Letter to The City Council

August 16, 2018

The Honorable Mayor David Condon

The Honorable City Council President Ben Stuckart

The Honorable Members of the Spokane City Council

Spokane City Hall

808 W. Spokane Falls Blvd.

Spokane, WA 99201


Re: 100% Renewable energy requirement by 2030

To: Mayor David Condon, Council President Ben Stuckart, Councilmember Kate Burke, Councilmember Mike Fagan, Councilmember Breean Beggs, Councilmember Lori Kinnear, Councilmember Candace Mumm, and Councilmember Karen Stratton:

We, the undersigned, urge you, the members of the Spokane City Council, to reconsider its recent Climate Action Plan resolution and ordinance, which mandates that every resident, employer, and the City only access electricity sourced 100% from “renewables” by 2030. This will lead to disastrous rate hikes for our community.

First and foremost, this proposal is unnecessary. We are impressed at the work the City administration is already doing to make our community cleaner and more sustainable, while working to be financially responsible.  According to the 10 step implementation plan released by the City administration, “good progress” has been made in four of the ten areas of focus: “sustainable, integrated, resilient infrastructure; clean air; solid waste, zero waste; and environmentally friendly purchasing policies.” Furthermore, “some progress,” has been made in four additional areas: “wise land stewardship; save water; right-sized transportation; and energy security.” Clearly, there is additional work to be done within each of these projects and that is where the city should maintain its efforts – leading by example in a fiscally responsible manner. To implement broad new regulations prior to completing this work would be imprudent.

We are concerned about the process used to develop this plan and the accompanying public policies. The ordinance states that “achieving these goals will require action at all levels: individual, family, neighborhood, community, local, [etc.]”. However, the “work group” that began meeting on October 10th to research and draft this proposal was not appointed by the Council, instead it was comprised of a handful of activists and not any of the stakeholders listed above. The activists of who made up this work group concede in their documentation that they are “not experts.” We believe substantial policy change should not be developed without the participation of the public, and/or our elected officials in an open meeting setting. A proposal drafted by a special interest group in private can always be put to a public vote through the initiative process, but to adopt it without a fair and open process involving affected stakeholders is not good public policy.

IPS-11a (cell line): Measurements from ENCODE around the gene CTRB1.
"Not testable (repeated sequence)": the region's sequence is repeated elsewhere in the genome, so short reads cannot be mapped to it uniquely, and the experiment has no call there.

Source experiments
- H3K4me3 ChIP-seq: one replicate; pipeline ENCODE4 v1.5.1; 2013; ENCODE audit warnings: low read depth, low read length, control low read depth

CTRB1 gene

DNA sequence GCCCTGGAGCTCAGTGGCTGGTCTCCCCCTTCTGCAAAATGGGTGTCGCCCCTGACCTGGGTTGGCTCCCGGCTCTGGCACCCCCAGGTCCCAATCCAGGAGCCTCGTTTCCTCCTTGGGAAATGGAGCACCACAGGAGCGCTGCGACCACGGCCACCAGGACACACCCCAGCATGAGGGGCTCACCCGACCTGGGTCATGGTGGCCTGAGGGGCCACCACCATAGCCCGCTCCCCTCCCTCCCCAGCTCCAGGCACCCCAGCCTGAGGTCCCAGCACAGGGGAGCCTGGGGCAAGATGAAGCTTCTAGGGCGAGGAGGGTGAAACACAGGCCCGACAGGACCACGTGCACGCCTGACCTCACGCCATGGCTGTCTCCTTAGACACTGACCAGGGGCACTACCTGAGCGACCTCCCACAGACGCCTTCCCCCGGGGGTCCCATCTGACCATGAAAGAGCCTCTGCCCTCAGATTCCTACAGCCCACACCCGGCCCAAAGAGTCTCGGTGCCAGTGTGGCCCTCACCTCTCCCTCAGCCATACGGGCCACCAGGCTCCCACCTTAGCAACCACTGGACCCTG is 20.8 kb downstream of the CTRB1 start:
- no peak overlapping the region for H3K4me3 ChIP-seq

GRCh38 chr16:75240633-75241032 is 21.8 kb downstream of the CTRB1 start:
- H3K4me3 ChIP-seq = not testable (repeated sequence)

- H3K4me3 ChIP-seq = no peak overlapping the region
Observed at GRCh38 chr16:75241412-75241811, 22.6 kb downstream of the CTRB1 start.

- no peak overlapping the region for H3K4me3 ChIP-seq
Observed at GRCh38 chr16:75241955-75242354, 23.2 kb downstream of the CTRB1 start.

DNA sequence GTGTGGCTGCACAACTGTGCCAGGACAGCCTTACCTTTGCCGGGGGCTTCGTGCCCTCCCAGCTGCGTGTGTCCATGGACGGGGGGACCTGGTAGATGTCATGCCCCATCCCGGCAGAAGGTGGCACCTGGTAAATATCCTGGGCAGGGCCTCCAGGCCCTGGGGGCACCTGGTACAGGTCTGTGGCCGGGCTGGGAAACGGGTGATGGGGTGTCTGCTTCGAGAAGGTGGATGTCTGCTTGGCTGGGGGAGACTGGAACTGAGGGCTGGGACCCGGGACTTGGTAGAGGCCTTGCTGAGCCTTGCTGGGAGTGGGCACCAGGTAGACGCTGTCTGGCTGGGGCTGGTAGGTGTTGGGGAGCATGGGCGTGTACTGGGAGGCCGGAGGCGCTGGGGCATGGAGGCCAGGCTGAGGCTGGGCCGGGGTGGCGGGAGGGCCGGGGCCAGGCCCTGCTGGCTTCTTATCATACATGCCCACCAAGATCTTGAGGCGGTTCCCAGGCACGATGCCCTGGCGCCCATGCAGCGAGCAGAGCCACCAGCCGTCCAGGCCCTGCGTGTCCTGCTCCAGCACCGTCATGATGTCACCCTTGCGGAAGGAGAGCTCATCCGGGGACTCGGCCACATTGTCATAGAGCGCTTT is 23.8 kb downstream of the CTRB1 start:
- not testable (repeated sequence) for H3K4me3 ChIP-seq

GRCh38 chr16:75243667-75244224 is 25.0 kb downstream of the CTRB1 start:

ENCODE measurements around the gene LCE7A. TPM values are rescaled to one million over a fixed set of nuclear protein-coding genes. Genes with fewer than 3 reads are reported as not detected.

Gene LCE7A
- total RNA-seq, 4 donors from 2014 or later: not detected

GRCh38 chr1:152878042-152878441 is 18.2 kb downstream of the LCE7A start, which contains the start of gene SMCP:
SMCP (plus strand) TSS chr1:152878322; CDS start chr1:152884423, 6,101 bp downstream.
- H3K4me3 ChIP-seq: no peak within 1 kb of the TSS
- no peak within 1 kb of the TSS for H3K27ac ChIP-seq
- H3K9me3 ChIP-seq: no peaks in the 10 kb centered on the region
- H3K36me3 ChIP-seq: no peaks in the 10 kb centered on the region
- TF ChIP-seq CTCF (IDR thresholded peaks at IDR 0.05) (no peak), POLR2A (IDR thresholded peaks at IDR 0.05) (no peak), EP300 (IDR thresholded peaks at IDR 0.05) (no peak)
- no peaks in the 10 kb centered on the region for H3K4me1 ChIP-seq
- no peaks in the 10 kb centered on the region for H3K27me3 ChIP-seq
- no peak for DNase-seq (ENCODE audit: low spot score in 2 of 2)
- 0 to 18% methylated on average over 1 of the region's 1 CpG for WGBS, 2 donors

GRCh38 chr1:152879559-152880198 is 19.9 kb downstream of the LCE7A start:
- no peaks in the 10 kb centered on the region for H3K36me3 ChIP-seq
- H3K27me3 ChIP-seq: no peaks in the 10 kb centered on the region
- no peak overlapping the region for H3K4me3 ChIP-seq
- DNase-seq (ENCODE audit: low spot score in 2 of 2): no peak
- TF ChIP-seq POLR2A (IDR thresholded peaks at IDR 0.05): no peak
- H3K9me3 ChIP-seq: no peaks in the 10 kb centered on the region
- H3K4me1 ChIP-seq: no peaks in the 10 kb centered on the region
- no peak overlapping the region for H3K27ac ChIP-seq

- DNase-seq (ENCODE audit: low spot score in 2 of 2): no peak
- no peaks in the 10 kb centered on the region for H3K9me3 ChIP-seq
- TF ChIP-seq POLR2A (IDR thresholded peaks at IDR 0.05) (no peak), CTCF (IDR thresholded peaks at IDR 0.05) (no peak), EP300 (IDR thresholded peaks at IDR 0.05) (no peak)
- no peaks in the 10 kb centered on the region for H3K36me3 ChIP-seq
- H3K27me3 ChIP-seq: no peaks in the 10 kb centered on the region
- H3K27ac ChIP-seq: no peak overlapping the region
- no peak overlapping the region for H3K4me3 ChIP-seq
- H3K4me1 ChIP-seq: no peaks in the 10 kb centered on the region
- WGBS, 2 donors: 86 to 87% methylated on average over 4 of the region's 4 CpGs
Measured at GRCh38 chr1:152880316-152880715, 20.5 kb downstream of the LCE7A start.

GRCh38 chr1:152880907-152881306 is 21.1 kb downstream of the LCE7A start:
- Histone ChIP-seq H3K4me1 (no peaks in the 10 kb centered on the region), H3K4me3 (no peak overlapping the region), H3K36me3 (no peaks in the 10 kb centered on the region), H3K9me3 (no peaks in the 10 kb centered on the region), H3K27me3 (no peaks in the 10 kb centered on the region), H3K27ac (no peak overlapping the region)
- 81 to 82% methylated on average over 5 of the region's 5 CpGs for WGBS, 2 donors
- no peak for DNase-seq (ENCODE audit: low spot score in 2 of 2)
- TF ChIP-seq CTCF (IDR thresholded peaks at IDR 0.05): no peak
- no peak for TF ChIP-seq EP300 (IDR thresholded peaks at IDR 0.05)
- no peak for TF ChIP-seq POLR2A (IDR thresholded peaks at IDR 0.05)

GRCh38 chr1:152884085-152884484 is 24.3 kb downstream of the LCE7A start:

Furthermore, the “Commission” established in the ordinance appears intentionally designed to prevent a diversity of perspectives. A topic this substantial deserves many opinions from many backgrounds – including members of the business community and not just those deemed to hold likeminded points of view.

Those of us signing this letter represent a small percentage of the numerous stakeholders in our community who will be impacted by these policies. We all should have been invited to participate from the beginning.

The City Council rules require a financial impact statement for any ordinance they bring forward. However, none has been provided yet by the City. Back of the envelope estimates from some city officials indicate that the cost to the City budget could be over $20 million dollars. This doesn’t begin to account for the costs to the private sector, struggling working class families, and new transplants trying to put down roots in our community.

The investments required for compliance by our local utility would be considerable, and the cost of those investments would be passed along to rate payers – families and employers. This would severely impact our community.  We are confident that if the City or a third party conducted a cost analysis the public would be horrified at the results.